The next chapter covers the growth of the Leopard 1 and the changes that were made. This chapter enables you or more accurately helps you identify the changes made and so be able to say what tank you may look at in an unrelated platform. This is a very helpful section of the book for the modeller that ends with a flow chart showing which export countries took what. I would have liked a few more pictures here of the later models, but space is what it is.

The fourth chapter looks at the vehicles that were based on the Leopard 1 and is a chapter that appealed to me greatly due to an interest in the Gepard. The text in the book covers changes made to the vehicles for the new usage and even covers aspects such as the relocation of the battery packs. It needs to be remembered that these vehicles based on the Leopard 1 are a part of the book rather than the focus so the coverage is limited. This chapter also comes to a close with a flow chart showing which countries took any of these vehicles in.

The fifth chapter of the book does exactly what it its title indicates and shows the Leopard 1 family of vehicles in use with many countries armed forces and clearly shows what a great export product the Leopard 1 was. I found an answer to a question I saw some time ago about the Gepard models released with side skirts in place; it would appear that the Dutch always fitted side skirts. One of the biggest assets here for the modeller is the country specific external modifications and camouflage colours used.

The final chapter of the title covering keeping the Leopard 1 operational in the field covers everything you could wish for. The section covers everything from checking oil levels in the field by crew members to complete refits in a production line. I do feel that this chapter of the book is the one weak area due to the very limited photographic content and with maintenance being Haynes bread and butter I would have liked to see more from this chapter.

Conclusion

With Michael Shacklton being involved in this release by Haynes covering the Leopard 1 family I expected a lot from the title and for the most part I was provided with well written information and good quality photographs as expected. I did feel a little underwhelmed by the section covering maintenance from a photographic aspect, but I also accept that books have a limited amount of space and what you provide in one chapter detracts from the space you can provide another chapter. I do feel this is a good one stop shop book on the Leopard 1 which will provide the modeller with a broad selection of reference.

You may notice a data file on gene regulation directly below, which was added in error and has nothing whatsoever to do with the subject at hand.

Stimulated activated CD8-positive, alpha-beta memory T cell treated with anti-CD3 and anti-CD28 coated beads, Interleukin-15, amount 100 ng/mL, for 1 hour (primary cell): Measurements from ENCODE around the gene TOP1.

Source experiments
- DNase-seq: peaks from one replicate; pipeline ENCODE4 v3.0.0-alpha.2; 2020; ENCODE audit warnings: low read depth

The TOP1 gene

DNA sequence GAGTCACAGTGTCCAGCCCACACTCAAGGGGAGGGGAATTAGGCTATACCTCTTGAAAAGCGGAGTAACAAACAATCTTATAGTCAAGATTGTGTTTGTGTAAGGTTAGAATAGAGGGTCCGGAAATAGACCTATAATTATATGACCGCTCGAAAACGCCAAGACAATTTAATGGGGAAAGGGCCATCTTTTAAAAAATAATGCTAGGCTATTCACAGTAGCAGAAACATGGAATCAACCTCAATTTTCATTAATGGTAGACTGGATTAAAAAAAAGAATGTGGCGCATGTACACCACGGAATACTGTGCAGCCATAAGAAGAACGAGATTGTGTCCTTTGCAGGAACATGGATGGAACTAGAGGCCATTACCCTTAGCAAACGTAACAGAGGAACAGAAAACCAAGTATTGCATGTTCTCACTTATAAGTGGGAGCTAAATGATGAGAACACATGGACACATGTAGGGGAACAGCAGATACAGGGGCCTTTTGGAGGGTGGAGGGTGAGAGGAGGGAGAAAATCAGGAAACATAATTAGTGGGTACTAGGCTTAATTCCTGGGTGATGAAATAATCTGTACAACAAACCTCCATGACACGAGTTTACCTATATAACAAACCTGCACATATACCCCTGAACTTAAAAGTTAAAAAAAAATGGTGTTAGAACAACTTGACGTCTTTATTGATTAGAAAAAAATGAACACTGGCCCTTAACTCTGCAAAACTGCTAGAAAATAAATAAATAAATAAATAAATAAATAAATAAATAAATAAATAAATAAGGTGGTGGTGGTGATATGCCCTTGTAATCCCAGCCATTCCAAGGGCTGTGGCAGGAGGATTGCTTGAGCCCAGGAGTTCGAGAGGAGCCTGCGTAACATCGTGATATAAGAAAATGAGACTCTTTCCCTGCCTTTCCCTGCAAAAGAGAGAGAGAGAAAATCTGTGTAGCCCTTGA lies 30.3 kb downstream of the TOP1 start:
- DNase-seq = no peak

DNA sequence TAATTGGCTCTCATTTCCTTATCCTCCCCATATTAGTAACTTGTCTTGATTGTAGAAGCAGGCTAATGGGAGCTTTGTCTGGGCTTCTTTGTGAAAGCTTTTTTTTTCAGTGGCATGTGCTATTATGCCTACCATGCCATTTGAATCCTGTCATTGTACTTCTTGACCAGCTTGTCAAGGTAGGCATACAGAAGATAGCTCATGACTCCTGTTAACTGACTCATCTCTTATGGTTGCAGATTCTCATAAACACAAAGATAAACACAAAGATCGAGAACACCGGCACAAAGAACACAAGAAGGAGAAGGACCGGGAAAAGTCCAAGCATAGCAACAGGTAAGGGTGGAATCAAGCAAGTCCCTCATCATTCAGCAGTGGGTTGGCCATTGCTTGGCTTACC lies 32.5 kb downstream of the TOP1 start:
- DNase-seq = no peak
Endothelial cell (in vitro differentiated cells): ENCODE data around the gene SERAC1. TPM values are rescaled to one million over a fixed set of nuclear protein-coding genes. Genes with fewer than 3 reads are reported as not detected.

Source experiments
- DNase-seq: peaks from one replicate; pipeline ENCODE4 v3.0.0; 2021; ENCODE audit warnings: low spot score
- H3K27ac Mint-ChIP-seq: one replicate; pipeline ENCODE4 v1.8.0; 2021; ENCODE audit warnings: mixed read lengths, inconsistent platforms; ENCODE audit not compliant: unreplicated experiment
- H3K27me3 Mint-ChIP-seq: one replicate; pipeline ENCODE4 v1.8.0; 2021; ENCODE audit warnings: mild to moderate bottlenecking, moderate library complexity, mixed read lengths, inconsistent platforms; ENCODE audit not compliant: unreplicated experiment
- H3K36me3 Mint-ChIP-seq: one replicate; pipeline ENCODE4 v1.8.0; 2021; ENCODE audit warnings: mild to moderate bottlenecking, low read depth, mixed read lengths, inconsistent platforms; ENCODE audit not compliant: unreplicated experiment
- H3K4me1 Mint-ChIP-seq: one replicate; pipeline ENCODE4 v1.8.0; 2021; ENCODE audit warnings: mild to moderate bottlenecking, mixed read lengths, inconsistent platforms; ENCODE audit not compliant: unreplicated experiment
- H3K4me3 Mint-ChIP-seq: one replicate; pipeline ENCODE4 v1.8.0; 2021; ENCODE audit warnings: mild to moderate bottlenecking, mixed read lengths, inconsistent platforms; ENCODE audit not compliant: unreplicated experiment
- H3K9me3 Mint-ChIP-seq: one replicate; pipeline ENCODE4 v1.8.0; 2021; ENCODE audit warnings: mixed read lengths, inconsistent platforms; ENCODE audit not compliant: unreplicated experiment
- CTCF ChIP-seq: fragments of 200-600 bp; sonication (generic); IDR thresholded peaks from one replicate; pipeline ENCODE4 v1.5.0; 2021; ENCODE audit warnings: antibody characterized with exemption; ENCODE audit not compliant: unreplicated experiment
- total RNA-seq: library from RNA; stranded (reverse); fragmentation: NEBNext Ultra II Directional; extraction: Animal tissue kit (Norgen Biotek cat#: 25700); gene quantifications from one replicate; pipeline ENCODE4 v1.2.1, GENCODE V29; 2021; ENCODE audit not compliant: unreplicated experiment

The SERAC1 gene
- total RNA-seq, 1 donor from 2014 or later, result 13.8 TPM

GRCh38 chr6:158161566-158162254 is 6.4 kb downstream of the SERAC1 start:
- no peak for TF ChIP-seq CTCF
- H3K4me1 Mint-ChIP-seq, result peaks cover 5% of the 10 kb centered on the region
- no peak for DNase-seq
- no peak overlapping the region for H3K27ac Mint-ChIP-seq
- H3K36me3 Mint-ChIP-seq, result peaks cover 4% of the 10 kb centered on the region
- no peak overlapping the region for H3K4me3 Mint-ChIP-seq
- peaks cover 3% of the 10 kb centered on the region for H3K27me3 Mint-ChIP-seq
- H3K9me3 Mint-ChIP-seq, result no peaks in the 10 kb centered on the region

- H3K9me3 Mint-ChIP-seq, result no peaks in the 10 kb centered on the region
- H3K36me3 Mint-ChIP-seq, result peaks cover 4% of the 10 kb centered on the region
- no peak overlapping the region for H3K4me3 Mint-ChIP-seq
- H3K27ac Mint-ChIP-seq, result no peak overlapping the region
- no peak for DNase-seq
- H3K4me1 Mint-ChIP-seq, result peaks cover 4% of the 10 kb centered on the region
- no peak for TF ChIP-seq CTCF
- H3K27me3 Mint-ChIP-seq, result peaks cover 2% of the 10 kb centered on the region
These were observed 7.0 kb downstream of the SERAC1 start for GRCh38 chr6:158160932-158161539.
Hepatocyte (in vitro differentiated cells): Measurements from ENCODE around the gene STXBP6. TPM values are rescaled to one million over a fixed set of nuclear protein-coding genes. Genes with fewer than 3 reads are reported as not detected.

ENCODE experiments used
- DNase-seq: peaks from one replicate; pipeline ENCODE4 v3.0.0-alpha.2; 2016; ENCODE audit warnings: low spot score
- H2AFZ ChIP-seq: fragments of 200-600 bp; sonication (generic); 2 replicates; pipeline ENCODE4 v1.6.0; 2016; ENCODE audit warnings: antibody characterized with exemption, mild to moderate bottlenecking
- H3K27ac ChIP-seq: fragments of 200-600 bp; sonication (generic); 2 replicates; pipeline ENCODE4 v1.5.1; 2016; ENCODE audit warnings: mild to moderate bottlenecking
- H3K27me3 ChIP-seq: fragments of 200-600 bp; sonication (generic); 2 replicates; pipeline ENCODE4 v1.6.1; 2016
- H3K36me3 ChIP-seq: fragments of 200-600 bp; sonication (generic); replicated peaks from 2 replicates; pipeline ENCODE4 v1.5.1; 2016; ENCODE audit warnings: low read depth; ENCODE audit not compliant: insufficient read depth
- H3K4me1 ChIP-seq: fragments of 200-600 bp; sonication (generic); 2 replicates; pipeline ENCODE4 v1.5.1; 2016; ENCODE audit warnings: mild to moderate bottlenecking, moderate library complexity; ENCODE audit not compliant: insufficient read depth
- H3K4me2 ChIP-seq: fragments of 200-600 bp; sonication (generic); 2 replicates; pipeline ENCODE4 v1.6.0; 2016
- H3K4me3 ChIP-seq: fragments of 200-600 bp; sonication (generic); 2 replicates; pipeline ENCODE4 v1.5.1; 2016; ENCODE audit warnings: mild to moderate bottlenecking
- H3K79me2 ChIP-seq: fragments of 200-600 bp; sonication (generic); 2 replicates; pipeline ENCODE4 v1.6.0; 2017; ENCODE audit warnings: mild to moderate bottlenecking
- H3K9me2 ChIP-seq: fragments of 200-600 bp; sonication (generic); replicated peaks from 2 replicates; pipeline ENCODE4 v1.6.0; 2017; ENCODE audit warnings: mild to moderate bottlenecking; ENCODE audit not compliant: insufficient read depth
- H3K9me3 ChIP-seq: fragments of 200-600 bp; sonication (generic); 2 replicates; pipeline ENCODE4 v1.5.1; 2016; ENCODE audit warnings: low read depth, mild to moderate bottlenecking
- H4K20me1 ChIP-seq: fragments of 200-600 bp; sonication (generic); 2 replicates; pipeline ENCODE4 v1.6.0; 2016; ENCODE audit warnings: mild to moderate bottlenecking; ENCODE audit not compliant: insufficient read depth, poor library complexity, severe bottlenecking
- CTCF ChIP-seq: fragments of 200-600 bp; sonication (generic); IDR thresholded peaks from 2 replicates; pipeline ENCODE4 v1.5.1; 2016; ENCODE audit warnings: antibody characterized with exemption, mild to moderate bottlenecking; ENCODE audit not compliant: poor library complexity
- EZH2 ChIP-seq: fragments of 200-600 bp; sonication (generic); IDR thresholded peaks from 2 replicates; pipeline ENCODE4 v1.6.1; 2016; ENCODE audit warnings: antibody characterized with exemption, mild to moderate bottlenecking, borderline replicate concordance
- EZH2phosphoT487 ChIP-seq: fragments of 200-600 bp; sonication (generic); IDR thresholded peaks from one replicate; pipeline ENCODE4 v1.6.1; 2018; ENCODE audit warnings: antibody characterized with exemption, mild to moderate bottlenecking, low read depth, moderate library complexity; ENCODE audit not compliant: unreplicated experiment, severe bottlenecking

SUMMARY
Darren Baker takes a look at the latest armour release from Haynes covering the Leopard 1 MBT 1965 to Present (all models and variants).
  Scale: N/A
  Mfg. ID: ISBN 1785216376
  Suggested Retail: £18.75
  Related Link: 
  PUBLISHED: May 18, 2020
  NATIONALITY: Germany
NETWORK-WIDE AVERAGE RATINGS
  THIS REVIEWER: 87.04%
  MAKER/PUBLISHER: 97.00%

Our Thanks to Haynes!
This item was provided by them for the purpose of having it reviewed on this KitMaker Network site. If you would like your kit, book, or product reviewed, please contact us.

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About Darren Baker (CMOT)
FROM: ENGLAND - SOUTH WEST, UNITED KINGDOM

I have been building model kits since the early 70ís starting with Airfix kits of mostly aircraft, then progressing to the point I am at now building predominantly armour kits from all countries and time periods. Living in the middle of Salisbury plain since the 70ís, I have had lots of opportunitie...

Copyright ©2020 text by Darren Baker [ CMOT ]. All rights reserved.



Comments

Now I know what to buy to maintain my newly-acquired Leopard...
MAY 18, 2020 - 09:55 AM
Yeah, but where would you park it?
MAY 18, 2020 - 10:47 PM
Where would you park it? Wherever you like, who would argue with you lol Regards Jason
MAY 19, 2020 - 12:14 AM
Seriously, I came across a Leo hull or two and a crate of assorted parts dumped off one of the shooting ranges out here at Camp Shilo that looks honestly as if they had never been assembled, as in the hull and parts were primer grey with plastic plugs in the bolt holes, no electrical conduits, etc. Always wondered what became of them and what their story was.
MAY 22, 2020 - 12:16 PM